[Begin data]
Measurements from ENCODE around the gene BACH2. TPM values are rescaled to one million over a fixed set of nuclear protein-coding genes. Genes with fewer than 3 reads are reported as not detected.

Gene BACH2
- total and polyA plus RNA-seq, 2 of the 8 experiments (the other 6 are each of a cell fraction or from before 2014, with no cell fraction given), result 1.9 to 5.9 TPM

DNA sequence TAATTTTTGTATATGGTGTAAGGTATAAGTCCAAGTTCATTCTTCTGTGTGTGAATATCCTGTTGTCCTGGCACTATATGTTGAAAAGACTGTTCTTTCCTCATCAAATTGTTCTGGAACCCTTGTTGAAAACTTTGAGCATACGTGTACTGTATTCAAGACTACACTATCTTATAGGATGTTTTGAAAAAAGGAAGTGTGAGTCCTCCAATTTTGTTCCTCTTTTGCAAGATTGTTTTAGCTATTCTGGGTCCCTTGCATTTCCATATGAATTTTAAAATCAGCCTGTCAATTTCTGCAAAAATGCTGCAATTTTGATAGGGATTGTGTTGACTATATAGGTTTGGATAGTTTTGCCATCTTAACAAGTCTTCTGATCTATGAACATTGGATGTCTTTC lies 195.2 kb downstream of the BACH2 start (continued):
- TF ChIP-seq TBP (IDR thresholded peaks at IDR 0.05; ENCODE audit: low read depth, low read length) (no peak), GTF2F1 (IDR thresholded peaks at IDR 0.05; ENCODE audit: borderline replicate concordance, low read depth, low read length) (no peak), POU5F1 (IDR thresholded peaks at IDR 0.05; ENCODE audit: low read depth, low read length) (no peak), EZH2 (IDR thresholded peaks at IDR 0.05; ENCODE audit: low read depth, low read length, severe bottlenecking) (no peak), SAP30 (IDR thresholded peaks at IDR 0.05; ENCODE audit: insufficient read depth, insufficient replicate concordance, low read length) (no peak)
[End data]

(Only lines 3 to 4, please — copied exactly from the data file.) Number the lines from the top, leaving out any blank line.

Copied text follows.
- total and polyA plus RNA-seq, 2 of the 8 experiments (the other 6 are each of a cell fraction or from before 2014, with no cell fraction given), result 1.9 to 5.9 TPM

DNA sequence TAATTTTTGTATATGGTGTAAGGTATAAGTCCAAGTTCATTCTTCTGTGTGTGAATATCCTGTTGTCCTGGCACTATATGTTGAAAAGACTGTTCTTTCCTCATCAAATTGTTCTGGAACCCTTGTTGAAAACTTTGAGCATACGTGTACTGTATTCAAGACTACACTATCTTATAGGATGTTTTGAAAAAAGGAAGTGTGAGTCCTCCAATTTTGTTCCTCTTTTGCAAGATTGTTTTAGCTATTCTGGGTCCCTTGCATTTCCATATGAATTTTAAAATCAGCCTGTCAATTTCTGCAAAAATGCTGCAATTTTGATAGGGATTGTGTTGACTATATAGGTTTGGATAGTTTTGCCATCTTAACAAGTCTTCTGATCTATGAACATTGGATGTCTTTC lies 195.2 kb downstream of the BACH2 start (continued):